Let it be known that this is not a letter written out of bitterness from a wannabe-Greek student. This is written to finally provide a legitimate, objective criticism of the social Greek system at Butler. Note the use of the word system; this is not a letter to criticize people within the system.
The Greek system is exclusive. Period. Only so many students can be in each house, and only certain students can be in each house. Exclusivity destroys unity and creates divisions.
The Greek system also constructs artificial friends and foes. While genuine relationships can be made within Greek organizations, the system set up the structure for these relationships.
The structure of the Greek system, by way of exclusive houses and continual competitions, establishes an environment where rivalries thrive. As much of campus life revolves around the social Greek system and most of Butler’s student body is not Greek, Butler is divided.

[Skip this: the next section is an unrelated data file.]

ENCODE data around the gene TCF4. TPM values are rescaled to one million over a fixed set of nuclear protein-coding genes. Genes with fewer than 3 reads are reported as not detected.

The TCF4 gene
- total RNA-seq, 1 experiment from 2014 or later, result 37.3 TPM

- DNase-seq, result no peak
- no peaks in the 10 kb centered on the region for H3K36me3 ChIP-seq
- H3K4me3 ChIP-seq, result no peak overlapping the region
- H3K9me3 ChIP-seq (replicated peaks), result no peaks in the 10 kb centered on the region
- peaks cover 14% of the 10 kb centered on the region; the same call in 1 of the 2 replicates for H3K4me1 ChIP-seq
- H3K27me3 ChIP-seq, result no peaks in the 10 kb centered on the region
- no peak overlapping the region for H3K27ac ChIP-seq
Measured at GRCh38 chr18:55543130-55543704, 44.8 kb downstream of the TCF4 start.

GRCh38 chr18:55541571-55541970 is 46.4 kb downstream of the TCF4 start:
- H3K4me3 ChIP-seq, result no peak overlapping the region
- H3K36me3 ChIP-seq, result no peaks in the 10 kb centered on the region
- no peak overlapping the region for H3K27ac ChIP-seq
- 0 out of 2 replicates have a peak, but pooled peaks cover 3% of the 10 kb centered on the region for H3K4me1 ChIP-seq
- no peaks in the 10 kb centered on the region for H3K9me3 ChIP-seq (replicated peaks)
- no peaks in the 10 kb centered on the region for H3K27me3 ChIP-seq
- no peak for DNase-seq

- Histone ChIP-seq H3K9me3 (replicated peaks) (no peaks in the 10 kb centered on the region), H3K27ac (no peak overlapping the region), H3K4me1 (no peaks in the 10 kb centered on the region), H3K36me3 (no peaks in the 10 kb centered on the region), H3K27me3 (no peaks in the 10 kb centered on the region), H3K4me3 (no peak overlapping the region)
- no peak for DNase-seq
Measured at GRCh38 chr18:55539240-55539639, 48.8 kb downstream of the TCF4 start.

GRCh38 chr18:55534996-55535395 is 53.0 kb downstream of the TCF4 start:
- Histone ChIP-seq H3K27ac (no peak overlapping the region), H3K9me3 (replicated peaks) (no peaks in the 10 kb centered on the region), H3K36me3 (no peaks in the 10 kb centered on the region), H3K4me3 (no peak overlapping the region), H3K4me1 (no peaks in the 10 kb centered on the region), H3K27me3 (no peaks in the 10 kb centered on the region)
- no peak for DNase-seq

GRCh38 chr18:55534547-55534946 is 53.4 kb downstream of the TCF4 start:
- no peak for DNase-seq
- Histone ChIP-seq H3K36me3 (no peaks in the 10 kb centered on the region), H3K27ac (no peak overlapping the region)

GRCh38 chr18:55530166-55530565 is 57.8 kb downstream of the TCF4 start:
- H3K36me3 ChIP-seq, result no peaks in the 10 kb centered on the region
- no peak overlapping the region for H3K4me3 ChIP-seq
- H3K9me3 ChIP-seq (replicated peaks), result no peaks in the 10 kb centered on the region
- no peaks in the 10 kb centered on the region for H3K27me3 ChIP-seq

The social Greek system is Butler’s most negative aspect. Butler’s student body would be much better off—united and active—if the social Greek system did not exist.
Yes, the Greek system does great philanthropic work, gives students many activities in which to be involved, and is an effective social network. But at what cost? What sort of system supports these things? A system built on judgment, artificial social constructs, and exclusivity.
Philanthropic work, campus activities, and social networking can exist without the Greek system. Butler could have a happier, healthier student body without the social Greek system.